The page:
Government to ‘seriously consider’ preneed bailout
Jan. 27, 2009
Written by Mia M. Gonzalez & Cai U. Ordinario / Reporters
THE country’s economic managers will “seriously consider” appeals for a bailout of distressed preneed industry, Malacañang said on Monday.
Deputy Presidential Spokesman Lorelei Fajardo said in a news briefing that the appeal is expected to merit “serious consideration” from the national government since it involves the retirement funds of “hardworking government and private individuals.”
Meanwhile, National Economic and Development Authority (Neda) Director General Ralph Recto said the Insurance Commission (IC) should be tasked to regulate the industry, as well as other similar entities.
Recto said transferring the regulation of preneed firms to the IC is a practical solution, since he finds that the Securities and Exchange Commission (SEC) has “failed miserably” to properly regulate preneed firms. The SEC has been the regulator of the pre-need industry because preneed plans are considered securities.
At the Senate, Sen. Edgardo Angara moved to speed up passage of a new preneed code to protect the interests of planholders and investors, adding that the establishment of a comprehensive code would provide the preneed industry a much-needed boost.
“The preneed sector is a vital part of the national economy, and it has yet to realize its full growth potentials,” Angara asserted.
He explained that the regulatory framework embodied in the new code will provide the environment that will allow preneed firms to be stronger, bigger and more stable in order to “protect the public who invest in these preneed companies.”
Asked to comment on calls for a bailout package for the preneed sector, which has been hit by the global economic crisis, Fajardo said, “Hardworking government and private individuals have invested their retirement [funds] here….So we are seriously considering how we could give assistance to these preneed companies.”
She said concerned Cabinet officials may be asked to give their thoughts on the matter at Tuesday’s Cabinet meeting.
“The one in charge here is the SEC. So we would await the recommendation of the proper agency. They were the ones who have the investigation report on the preneed companies and their investigation would [be] a basis for our economic managers on how they could give assistance,” Fajardo added.
She said the President has not given any position on the matter.
Lawmakers have earlier proposed a bailout for the preneed industry, even if players in the industry have not asked for it and only sought reforms in SEC regulations that would give them more time to build up their capital.
Recto said preneed plans are considered securities because they are transferable and negotiable, unlike insurance policies that are fixed. These plans, unlike insurance policies, also have certainty of payment. There have already been calls for Recto’s recommendation at the height of preneed industry problems in 2005, but it did not prosper.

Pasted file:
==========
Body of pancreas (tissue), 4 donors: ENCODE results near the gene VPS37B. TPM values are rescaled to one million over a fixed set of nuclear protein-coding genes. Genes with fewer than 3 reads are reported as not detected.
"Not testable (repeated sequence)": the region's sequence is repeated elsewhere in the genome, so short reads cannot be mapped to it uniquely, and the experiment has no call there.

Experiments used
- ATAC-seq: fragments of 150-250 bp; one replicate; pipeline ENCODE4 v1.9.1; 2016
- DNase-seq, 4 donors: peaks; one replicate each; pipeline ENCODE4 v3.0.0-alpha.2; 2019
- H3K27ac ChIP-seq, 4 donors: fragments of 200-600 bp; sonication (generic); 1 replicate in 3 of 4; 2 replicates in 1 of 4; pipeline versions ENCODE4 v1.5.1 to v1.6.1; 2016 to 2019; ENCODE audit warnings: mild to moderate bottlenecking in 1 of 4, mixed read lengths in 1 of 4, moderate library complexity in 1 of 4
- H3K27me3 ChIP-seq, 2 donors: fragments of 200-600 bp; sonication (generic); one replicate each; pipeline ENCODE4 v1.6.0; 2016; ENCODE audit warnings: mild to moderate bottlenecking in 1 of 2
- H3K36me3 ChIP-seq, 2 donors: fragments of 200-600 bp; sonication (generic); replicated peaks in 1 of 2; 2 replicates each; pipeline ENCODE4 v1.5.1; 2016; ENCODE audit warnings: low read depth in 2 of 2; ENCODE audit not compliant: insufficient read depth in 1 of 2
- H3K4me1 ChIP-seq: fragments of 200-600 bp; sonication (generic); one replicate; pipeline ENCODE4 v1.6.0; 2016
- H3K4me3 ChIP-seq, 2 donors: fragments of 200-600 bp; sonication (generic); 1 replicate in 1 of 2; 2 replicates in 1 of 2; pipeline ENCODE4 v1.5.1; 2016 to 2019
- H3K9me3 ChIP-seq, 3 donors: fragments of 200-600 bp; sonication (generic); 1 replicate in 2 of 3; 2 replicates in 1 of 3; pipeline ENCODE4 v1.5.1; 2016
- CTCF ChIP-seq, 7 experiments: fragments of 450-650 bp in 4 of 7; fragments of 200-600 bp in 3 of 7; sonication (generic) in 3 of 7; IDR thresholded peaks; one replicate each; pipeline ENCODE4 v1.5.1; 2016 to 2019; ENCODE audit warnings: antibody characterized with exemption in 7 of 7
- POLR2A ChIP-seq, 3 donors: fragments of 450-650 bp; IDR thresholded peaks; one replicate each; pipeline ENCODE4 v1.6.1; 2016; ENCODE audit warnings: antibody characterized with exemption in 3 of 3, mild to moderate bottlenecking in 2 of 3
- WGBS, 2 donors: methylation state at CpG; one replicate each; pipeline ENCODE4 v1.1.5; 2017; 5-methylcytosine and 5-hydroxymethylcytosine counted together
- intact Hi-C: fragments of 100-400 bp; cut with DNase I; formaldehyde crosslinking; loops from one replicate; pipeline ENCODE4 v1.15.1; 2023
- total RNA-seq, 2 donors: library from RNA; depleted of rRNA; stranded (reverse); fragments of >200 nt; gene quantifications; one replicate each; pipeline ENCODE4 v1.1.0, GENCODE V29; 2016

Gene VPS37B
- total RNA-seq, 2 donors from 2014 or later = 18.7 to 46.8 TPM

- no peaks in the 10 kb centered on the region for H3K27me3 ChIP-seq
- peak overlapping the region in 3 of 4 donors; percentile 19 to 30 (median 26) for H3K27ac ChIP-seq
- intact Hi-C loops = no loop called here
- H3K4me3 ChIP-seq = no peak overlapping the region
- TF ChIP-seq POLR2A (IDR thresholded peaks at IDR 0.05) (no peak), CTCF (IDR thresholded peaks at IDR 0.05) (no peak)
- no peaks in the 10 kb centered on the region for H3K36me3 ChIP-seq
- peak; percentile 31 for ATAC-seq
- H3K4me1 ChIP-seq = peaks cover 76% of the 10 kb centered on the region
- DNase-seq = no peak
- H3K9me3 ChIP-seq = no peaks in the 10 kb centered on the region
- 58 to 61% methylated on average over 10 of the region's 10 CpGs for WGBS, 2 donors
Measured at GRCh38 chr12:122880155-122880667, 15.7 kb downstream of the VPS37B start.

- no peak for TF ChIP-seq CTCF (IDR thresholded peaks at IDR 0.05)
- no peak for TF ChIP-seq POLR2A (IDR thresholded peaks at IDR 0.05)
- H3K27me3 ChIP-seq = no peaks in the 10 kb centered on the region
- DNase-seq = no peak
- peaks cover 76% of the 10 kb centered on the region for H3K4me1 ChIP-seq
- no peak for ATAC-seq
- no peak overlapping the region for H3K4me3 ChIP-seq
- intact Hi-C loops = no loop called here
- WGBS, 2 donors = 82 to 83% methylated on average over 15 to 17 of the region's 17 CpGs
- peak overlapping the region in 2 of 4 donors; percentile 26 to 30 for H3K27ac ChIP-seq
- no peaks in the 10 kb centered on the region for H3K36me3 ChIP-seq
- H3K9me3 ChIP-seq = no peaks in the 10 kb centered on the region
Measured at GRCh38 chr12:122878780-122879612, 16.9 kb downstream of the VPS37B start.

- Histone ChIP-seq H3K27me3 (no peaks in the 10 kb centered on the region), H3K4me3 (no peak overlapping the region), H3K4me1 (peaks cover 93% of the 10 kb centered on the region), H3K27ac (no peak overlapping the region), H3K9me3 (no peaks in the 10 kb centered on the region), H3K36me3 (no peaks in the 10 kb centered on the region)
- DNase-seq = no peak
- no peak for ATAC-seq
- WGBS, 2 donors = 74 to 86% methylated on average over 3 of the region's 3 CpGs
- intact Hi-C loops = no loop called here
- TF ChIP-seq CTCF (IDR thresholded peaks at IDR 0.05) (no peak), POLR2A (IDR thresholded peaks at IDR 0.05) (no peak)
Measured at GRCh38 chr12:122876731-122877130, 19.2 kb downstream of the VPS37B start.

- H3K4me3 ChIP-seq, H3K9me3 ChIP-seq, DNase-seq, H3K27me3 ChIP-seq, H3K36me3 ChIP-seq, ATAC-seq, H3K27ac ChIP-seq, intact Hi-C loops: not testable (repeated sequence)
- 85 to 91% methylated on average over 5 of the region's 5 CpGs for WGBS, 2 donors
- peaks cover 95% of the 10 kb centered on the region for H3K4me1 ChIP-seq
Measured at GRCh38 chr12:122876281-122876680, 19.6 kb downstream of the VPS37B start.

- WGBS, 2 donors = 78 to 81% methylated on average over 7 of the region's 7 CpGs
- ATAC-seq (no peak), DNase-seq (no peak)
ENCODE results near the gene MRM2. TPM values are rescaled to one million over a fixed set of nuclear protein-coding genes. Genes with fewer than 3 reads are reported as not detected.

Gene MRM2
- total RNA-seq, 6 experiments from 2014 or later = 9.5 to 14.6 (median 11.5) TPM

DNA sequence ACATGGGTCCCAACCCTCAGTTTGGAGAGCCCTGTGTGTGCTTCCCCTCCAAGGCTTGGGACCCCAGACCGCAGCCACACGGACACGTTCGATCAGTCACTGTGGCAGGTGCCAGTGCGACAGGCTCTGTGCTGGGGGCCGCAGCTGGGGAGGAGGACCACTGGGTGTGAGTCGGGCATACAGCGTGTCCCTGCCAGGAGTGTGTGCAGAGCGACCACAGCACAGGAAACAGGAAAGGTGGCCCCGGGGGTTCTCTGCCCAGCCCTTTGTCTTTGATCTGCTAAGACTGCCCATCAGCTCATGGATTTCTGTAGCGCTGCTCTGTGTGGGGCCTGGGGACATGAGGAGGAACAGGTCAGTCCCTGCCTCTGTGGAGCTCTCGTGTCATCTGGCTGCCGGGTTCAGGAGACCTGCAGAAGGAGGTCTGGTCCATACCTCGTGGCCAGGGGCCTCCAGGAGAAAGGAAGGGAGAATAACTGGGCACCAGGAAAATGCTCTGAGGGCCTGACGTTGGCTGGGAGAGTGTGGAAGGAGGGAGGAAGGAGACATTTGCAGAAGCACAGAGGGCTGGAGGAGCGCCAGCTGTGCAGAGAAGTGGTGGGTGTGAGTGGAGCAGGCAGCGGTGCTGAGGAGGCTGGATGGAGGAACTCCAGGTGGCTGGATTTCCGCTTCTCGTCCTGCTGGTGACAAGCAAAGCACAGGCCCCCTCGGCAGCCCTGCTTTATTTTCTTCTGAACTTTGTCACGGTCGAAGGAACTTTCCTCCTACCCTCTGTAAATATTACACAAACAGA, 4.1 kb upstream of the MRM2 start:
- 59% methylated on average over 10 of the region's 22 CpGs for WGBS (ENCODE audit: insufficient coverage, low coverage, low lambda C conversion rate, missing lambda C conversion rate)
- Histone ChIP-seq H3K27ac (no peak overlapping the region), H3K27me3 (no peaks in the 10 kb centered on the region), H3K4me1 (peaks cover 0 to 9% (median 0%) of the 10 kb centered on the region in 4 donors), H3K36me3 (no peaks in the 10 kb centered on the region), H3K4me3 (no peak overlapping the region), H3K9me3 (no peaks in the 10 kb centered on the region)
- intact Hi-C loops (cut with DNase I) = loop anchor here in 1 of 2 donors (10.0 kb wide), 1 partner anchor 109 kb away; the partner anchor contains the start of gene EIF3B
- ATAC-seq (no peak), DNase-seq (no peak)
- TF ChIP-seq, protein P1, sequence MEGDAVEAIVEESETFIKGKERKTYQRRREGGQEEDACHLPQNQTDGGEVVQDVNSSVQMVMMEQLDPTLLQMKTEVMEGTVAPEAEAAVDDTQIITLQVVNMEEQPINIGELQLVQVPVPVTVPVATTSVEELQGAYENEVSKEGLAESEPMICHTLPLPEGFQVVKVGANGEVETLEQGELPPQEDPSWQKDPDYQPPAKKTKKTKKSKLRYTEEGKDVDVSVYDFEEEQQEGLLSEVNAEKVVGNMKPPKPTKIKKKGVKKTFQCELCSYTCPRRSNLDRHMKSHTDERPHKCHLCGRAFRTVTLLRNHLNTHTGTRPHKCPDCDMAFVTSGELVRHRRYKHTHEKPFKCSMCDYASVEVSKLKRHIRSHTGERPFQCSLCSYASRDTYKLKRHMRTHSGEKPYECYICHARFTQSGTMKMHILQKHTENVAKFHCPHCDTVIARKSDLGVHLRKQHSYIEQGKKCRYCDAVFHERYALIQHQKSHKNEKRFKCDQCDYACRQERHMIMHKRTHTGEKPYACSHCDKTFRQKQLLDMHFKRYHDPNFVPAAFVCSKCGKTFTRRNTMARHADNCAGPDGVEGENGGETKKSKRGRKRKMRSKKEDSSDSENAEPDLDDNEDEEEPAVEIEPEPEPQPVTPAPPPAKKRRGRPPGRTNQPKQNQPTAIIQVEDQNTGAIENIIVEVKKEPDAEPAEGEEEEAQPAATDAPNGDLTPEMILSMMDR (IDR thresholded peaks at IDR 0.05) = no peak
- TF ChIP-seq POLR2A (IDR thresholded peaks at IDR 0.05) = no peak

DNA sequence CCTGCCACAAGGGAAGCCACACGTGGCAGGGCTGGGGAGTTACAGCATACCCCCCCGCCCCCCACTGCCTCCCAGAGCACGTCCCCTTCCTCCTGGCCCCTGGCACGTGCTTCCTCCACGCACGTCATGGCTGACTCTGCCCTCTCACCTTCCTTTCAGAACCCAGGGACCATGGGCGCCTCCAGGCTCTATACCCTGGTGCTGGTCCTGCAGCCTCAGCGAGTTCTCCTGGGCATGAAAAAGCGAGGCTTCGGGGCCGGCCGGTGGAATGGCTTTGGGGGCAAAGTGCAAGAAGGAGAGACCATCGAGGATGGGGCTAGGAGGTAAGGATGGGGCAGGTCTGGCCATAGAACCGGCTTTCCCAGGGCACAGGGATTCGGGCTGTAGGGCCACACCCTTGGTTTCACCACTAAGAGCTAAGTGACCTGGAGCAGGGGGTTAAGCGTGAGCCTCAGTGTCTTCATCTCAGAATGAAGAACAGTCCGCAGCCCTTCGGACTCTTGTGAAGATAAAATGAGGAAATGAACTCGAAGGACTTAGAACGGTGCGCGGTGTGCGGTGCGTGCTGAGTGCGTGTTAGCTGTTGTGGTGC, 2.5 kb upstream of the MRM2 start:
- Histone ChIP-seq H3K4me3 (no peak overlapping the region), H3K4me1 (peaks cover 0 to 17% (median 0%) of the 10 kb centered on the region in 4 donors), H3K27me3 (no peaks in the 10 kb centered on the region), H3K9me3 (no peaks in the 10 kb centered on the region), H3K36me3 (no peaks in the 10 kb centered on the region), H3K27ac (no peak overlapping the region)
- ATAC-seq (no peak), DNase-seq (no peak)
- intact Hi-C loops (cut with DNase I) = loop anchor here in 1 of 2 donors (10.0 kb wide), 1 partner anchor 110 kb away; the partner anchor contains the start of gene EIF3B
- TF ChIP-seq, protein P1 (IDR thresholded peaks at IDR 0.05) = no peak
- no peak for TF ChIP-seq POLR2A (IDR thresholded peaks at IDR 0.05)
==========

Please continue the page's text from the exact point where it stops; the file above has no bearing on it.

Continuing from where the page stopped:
“The SEC shouldn’t regulate the preneed industry. The SEC failed miserably [in regulating preneed firms],” Recto said on Monday.
If the preneed industry is transferred to the IC, a cap on capital requirements of preneed firms should be imposed. Further, Recto said since existing pre-need firms are now saying that it was because of the deregulation of the education sector that they went under, firms should be mandated to return whatever amount of tuition should be if the tuition increase cap of 10 percent was kept.
Prior to the deregulation of the education sector, tuition in schools were only allowed to increase by 10 percent. However, with the deregulation, school tuition skyrocketed.
“It makes sense that the IC be the regulator [of the preneed industry], not the SEC,” he added.
Apart from preneed firms, Recto said the IC should also regulate even the government financial institution, the Government Service and Insurance System (GSIS) and the government agency in charge of overseas Filipino workers’ (OFW) insurance, the overseas workers Welfare Administration (OWWA).
Recto related his personal experience with the GSIS. He said that after working for the government as a legislator for 15 to 16 years and placing a contribution of around P3,000 a month, he only got a total of P180,000 in retirement benefits.
He said that, initially, the total of his benefits were pegged at P200,000 but due to the late-payment posting made by the Senate, the GSIS fined Recto P20,000. This, Recto said, was despite the fact that his salary deductions for GSIS contributions were made on time.
“If it can happen to me, what more to the ordinary Filipino?” Recto remarked. He added that the GSIS should do something to help its members who lost their jobs due to rationalization in the government. Recto said there are around 2,000 National Food Authority employees (NFA) who lost their jobs due to rationalization.
As for the OWWA, Recto said returning OFWs should also be assisted by the OWWA by giving them pay for a maximum of six months to tide them over, since they will not be able to immediately get jobs. At the end of six months, OFWs should be able to get jobs and resume their contributions to the OWWA.
The problems of the preneed industry started after the deregulation of the education industry but came into public view in late 2004, when College Assurance Plans Inc. (CAP) Universities and Colleges were no longer receiving payment from CAP for the education of its scholars.
After CAP, the SEC no longer allowed preneed firms to sell open-ended plans and encouraged only the sale of fixed plans. However, soon after, Pacific Plans Inc. filed for rehabilitation in 2005 which was granted by the Regional Trial Court in Makati in the same year. (With Butch Fernandez)
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